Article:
“Incredible effort and execution to save the game, and essentially a winning season,” said Josh.

“Even though it shouldn’t have been needed after poor clock management by the Michigan coaches, the field goal unit did a great job of getting out on the field quickly and Brendan Gibbons did a great job to make a rushed, pressure packed field goal in a less than ideal situation,” said Chris.

Votes: 6
Others Receiving Votes: Desmond Morgan’s game-saving one-handed INT at UConn (1)

Past Winners:
2012: Roy Roundtree’s acrobatic catch against Northwestern
2011: Denard’s touchdown pass to Roy Roundtree to beat ND

Biakabutuka Performance of the Year Devin Gardner against Ohio State

This one may be semi-controversial since it came in a losing effort, but the vote was nearly unanimous. In the biggest game of the season, Devin Gardner put together a performance for the ages. Battling injuries, the junior shredded the Ohio State defense, passing for 451 yards and four touchdowns and rushing for another. Had he completed the two-point conversions it would have gone down as one of the greatest performances in Michigan history.

“Devin Gardner and Jeremy Gallon broke school and conference records with their spectacular performances against Indiana,” said Drew. “But Gardner’s 451-passing-yard, five-touchdown performance against one of the best defenses in the nation in Ohio State was absolutely sensational. Not only did Gardner shred OSU’s defense, he continued to do so after he broke his foot. After suffering the injury in the third quarter, Gardner fought through it, completing 18 of 27 passes for 182 yards and three touchdowns, and was a two-point conversion shy of leading Michigan to its biggest upset win over its bitter rival from Columbus since 1969.”

“After a season of inconsistent performance following the Notre Dame win, Gardner came on strong against Ohio State to give the team and fans hope for a stronger senior season next year,” said Chris.

Votes: 6
Others Receiving Votes: Jeremy Gallon’s 14-catch, 369-yard, 2-TDs vs Indiana (1)

Past Winners:
2012: Denard recording 101% of offense vs Air Force
2011: Denard’s five TDs in win over Ohio State

Friedman Quarterback of the Year Devin Gardner

Devin Gardner struggled early in the season, but his decision making and accuracy improved as the season went on. He finished second in the Big Ten with 246.7 yards per game, as well as second in total offense (286.9) and fourth in pass efficiency. His total yards (3,443), passing yards (2,960), and total touchdowns (32) are second best in school history and he didn’t even play the bowl game. He had dynamic performances in big games against Notre Dame and Ohio State and committed a total of just seven turnovers in his final eight games.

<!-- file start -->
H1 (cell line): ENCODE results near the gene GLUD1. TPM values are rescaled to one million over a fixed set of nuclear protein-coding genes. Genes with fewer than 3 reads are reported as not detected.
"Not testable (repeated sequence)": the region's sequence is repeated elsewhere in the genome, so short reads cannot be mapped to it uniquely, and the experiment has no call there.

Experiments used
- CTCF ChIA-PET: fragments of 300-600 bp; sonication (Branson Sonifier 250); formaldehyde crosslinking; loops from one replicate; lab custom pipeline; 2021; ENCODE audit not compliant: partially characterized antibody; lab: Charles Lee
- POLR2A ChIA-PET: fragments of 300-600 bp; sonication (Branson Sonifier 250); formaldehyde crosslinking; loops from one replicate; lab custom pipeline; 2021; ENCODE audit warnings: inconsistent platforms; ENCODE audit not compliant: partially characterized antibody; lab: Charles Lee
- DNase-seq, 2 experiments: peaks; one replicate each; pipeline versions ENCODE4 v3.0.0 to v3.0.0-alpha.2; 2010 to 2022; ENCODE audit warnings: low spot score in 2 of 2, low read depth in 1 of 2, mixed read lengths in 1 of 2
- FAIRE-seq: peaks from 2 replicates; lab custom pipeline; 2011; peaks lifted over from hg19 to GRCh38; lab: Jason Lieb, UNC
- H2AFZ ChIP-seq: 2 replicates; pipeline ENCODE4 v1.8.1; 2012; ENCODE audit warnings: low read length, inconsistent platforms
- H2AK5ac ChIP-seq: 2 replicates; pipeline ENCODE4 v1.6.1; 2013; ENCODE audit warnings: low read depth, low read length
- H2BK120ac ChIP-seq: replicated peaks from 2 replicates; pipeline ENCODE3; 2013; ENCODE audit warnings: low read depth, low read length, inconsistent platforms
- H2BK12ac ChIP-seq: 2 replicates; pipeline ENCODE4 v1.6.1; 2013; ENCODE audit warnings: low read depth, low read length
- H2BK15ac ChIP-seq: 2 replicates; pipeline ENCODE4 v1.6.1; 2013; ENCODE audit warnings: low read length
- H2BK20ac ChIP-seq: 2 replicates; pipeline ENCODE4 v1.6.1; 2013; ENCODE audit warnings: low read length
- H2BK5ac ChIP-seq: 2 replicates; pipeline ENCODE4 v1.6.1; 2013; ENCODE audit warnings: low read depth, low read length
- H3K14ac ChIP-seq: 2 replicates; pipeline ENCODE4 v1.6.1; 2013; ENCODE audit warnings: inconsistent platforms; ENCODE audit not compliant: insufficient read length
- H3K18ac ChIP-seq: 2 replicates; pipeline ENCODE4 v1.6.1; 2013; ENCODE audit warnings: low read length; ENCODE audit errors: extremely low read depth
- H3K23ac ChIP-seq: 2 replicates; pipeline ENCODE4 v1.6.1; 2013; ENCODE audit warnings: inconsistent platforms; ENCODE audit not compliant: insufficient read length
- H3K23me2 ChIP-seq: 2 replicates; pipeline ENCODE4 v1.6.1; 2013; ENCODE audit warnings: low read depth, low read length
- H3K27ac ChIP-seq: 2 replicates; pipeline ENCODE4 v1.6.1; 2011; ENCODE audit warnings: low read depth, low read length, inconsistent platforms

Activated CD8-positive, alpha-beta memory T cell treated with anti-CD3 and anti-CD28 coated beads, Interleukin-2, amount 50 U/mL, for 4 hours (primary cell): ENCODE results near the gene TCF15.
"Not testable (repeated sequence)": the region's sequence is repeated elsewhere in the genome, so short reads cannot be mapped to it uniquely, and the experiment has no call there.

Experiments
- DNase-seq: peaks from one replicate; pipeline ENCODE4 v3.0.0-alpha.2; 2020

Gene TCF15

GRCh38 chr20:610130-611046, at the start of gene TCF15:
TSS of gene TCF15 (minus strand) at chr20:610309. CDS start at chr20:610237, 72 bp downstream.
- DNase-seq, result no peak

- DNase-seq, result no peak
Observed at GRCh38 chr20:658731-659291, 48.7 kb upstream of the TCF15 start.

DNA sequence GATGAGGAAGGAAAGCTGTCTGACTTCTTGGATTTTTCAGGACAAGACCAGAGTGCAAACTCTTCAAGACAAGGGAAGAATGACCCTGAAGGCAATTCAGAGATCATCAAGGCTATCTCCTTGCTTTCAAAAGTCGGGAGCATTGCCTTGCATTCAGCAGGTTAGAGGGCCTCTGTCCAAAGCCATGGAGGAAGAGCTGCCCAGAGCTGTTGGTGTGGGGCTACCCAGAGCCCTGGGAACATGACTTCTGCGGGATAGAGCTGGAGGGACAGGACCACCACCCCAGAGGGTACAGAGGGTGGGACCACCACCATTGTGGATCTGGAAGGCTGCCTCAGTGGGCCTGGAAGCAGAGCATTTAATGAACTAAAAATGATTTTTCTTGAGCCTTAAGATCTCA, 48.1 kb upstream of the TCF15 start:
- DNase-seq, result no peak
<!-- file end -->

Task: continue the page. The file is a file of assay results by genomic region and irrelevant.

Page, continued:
“His heart and toughness helped lead this team, though not always consistently, to a winning record,” said Josh. “He was just shy of only the second ever 3,000-yard passing season in history and bailed out the team time and time again despite an inept line. Without Gardner this team would be 4-8, or worse.”

Votes: 7
Others Receiving Votes: None

Previous Winners:
2012: Denard Robinson & Devin Gardner (tie)
2011: Denard Robinson

Heston Running Back of the Year None

For the first time in the short three year history of the M&GB Hail Awards, we are leaving one award on the table. It’s no secret that Michigan’s running game was subpar this season, and it wasn’t all the fault of the running backs, but four of our six writers voted to award it to no one at all.

“None of the three Wolverines that carried the football at least 30 times this season – Toussaint, Devin Gardner, and Derrick Green – averaged more than 3.5 yards per carry,” said Drew. “Only three Wolverines averaged more than five yards per carry: Dennis Norfleet, Shane Morris, and Devin Funchess – a wide receiver, a backup quarterback, and a hybrid tight end-wide receiver, respectively. Further, Morris notched U-M’s longest run of the season with a 40-yard draw on U-M’s final drive of the season. That is depressing.”

“When your leading rusher recorded 648 yards on 3.5 yards per carry and the longest run of the season came in a blowout bowl game by your backup QB, no running back deserves this award,” said Sam.

Votes: 4
Others Receiving Votes: Fitzgerald Toussaint (2), Derrick Green (1)

Previous Winners:
2012: Denard Robinson
2011: Fitzgerald Toussaint

Carter Receiver of the Year Jeremy Gallon